“The Army’s Bold Plan to Turn Soldiers into Telepaths”
by Adam Piore
Discover, April 2011
[Piore notes that because he had already written for these editors, he just went straight into the pitch.]
I’d like to propose a story about efforts to use brain imaging technologies to communicate without speaking, so-called “neural telepathy.”
The Pentagon is funding a project called “Silent Warrior.” The goal is to invent a machine that would allow two subjects to communicate telepathically, using brain scanners to “read” their thoughts, and computers to convert those thoughts into language, which could be transmitted into a partner’s earpiece.
Imagine Special Forces soldiers able to creep into the caves of Tora Bora and snatch Al Qaeda operatives, communicating and coordinating without hand signals or words – operating like a swarm of bees linked through one central brain.
The science involved is fascinating. Little is known about how language is encoded in the brain. But NYU neuroscientist David Poeppel, one of the world’s leading experts in language and the brain, is working to identify and map out the areas of the brain where language processing occurs. He’s teamed up with experts in spatial attention at UC Irvine, and engineers at Carnegie Mellon.
Fulfilling the Pentagon’s far vision will require Poeppel to push neuroscience to new
frontiers. How does signal processing work in the brain? Is it actually possible to watch a person thinking a specific word or sentence? Could you tell the difference between different words and sentences just by examining their neural signatures? How granular could you get? Do imagined sentences look the same as spoken sentences? Could you teach a person to communicate by thinking in Morse code?
I suggest we examine this project, and use it to explore language and the brain. Silent Warriors probably won’t be roaming the fields communicating telepathically for another 15 years. But there’s enough science here to make for a fascinating read.
At UC Irvine, Neuroscientist Mike D’Zmura’s team has already taught subjects to visualize different patterns of tapping, and can tell which pattern a subject is imagining by viewing brain scans. They have already begun recording imagined speech such as: “Blue Eagle go right.” They have yet to identify a unique signature for a specific word or phrases that is universal to all brains—that may be a century away. But you can tell a person to think a phrase, record their neural pattern and then recognize that neural pattern when it reappears.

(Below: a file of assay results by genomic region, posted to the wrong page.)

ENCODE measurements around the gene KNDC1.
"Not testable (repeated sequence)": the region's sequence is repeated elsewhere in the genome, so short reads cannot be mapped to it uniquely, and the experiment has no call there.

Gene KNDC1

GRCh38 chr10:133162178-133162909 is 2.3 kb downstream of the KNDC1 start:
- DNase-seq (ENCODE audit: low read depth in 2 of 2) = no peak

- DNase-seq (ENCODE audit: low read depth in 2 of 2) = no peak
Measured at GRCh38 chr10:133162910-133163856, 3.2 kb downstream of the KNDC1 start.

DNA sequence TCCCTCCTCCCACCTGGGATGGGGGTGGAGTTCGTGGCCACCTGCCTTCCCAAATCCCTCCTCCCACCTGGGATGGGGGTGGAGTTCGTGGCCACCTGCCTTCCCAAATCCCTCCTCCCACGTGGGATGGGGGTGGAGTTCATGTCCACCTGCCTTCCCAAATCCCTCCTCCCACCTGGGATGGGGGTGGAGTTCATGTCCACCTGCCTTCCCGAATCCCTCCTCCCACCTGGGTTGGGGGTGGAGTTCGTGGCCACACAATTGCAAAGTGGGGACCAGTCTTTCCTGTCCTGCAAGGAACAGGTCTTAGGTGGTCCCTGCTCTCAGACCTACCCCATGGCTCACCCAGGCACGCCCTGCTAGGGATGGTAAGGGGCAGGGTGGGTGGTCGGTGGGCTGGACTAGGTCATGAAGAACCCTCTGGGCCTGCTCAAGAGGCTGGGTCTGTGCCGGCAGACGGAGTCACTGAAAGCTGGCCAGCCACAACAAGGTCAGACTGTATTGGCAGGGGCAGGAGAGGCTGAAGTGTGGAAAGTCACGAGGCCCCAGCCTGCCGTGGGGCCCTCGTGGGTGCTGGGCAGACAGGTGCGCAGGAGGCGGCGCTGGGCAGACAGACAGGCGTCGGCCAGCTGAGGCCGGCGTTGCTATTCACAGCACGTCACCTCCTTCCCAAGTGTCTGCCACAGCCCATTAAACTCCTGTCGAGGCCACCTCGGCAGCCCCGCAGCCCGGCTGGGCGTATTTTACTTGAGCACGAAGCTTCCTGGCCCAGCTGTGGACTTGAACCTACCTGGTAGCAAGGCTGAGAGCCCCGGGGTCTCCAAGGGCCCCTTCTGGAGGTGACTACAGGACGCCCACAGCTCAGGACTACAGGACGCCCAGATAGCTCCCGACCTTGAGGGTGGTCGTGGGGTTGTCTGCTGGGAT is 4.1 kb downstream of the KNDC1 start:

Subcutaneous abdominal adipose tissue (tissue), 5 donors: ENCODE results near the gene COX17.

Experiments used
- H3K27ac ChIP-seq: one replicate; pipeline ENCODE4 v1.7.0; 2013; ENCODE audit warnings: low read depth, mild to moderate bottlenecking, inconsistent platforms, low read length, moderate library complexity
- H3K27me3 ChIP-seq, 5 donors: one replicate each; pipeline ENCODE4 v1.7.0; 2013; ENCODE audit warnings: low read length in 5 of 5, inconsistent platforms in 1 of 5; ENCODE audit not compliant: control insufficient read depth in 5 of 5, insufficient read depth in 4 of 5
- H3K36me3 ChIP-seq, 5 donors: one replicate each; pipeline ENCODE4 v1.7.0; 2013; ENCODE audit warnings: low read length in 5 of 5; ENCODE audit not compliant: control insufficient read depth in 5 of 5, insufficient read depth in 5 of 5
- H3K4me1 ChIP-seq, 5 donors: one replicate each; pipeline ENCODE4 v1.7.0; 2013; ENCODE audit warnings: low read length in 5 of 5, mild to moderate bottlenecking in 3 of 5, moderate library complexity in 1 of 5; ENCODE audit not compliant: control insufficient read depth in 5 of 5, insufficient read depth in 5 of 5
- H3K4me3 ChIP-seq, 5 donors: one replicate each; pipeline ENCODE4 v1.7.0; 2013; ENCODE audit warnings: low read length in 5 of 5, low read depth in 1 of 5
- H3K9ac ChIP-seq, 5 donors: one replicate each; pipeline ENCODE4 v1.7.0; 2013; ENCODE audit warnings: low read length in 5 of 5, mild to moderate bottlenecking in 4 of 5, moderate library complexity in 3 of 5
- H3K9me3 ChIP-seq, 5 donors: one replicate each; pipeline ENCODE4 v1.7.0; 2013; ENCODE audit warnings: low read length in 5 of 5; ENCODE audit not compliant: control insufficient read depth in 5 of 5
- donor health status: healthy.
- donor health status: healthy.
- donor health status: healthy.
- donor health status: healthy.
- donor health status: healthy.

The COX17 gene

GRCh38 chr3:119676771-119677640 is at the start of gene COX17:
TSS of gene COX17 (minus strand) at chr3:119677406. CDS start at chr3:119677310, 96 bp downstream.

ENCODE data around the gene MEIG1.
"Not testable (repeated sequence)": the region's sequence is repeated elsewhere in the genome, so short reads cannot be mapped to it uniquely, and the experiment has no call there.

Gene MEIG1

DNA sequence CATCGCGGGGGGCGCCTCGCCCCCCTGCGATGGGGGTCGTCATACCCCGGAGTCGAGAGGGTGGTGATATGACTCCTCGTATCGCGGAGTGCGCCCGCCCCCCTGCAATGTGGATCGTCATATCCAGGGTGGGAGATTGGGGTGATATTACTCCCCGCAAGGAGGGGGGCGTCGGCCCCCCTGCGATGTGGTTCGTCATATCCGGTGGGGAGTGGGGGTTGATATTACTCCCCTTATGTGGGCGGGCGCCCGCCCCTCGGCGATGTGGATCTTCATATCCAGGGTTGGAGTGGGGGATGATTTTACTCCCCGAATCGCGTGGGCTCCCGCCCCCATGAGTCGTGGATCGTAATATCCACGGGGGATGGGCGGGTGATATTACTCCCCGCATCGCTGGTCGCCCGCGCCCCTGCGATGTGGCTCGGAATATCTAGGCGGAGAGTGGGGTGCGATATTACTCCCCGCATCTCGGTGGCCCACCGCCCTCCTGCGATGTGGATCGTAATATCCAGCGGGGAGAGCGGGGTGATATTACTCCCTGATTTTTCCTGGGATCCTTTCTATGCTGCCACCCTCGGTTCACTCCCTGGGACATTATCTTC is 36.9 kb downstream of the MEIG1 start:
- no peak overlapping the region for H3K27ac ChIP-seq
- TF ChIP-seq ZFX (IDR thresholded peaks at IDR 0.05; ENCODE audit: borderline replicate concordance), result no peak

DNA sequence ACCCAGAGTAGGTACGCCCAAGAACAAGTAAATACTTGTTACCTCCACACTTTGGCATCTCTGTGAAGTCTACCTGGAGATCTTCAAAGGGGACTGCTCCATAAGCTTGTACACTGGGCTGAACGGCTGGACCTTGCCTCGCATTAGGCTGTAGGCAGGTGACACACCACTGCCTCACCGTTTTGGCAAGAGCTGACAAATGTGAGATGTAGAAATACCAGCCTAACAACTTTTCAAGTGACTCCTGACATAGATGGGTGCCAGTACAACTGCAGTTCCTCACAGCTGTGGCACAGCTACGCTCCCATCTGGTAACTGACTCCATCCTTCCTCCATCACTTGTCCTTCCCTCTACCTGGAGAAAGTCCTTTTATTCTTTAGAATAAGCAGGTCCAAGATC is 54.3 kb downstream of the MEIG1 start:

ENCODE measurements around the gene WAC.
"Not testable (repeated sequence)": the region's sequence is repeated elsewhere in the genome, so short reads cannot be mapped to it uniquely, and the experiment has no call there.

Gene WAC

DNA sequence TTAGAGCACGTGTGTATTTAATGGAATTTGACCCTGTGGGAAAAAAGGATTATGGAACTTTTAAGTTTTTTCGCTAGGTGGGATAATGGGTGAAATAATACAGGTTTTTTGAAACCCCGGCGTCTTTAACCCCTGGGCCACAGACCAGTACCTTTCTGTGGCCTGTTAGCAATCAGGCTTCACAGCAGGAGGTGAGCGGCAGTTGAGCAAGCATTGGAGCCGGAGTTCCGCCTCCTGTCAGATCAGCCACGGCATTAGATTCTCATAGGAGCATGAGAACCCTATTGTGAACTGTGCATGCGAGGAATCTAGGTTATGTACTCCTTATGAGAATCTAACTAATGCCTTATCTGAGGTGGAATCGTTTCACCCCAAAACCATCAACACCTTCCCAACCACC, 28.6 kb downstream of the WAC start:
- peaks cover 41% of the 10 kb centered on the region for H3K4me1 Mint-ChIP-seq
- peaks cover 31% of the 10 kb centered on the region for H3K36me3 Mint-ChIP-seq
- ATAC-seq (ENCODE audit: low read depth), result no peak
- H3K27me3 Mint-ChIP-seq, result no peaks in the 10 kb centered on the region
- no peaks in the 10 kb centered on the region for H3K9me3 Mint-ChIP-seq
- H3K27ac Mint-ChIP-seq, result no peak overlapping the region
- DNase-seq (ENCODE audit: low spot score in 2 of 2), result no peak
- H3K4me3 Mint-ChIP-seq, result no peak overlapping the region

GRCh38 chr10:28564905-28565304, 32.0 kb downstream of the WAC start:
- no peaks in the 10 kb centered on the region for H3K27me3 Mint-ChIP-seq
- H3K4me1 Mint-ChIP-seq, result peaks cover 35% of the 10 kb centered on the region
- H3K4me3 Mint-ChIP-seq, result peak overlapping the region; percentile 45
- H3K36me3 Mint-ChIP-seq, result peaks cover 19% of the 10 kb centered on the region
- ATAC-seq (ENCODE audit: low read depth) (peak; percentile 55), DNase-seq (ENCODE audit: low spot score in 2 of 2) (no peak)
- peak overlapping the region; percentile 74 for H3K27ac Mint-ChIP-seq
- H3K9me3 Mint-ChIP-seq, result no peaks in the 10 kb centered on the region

Many other researchers are using similar techniques to accomplish less ambitious task – and we could touch on some of their advances in the article. Discover wrote about the 2003 study by Duke University’s Miguel Nocoleis, who demonstrated a monkey could direct a robotic arm to pick up a banana using just his thoughts. Toyota has built upon that technology and recently unveiled a thought controlled wheelchair.
South African researcher Tan Le, and her company Emotiv, will debut a low-cost headset this fall that can record brain signals, then translate them into actions on the computer, allowing a user to move a block forward and back just by thinking, turn on and off the lights, and open and close curtains.
We could also talk about the work of Gerwin Schalk, at the New York State Department of Health’s Wadsworth Center. He has found a way to allow people with “locked in” syndrome to type with their thoughts.
Schalk scans for neural signals in the sections of the brain that normally control motor resources. Letters appear on a screen in front of the person, and they are able to send a unique signal when they see the letter they want. Basically, their neurons fire with enthusiasm if they like it and the scanner picks that up.
In Wisconsin, a graduate student using this technology posted to twitter last spring using only his thoughts.
Only problem is, it’s slow and arduous to type. But just this past December, Schalk unveiled a pioneering way to implant electrodes on the surface of a person’s brain, which increased typing speed to about 20 letters a minute, about double what was possible.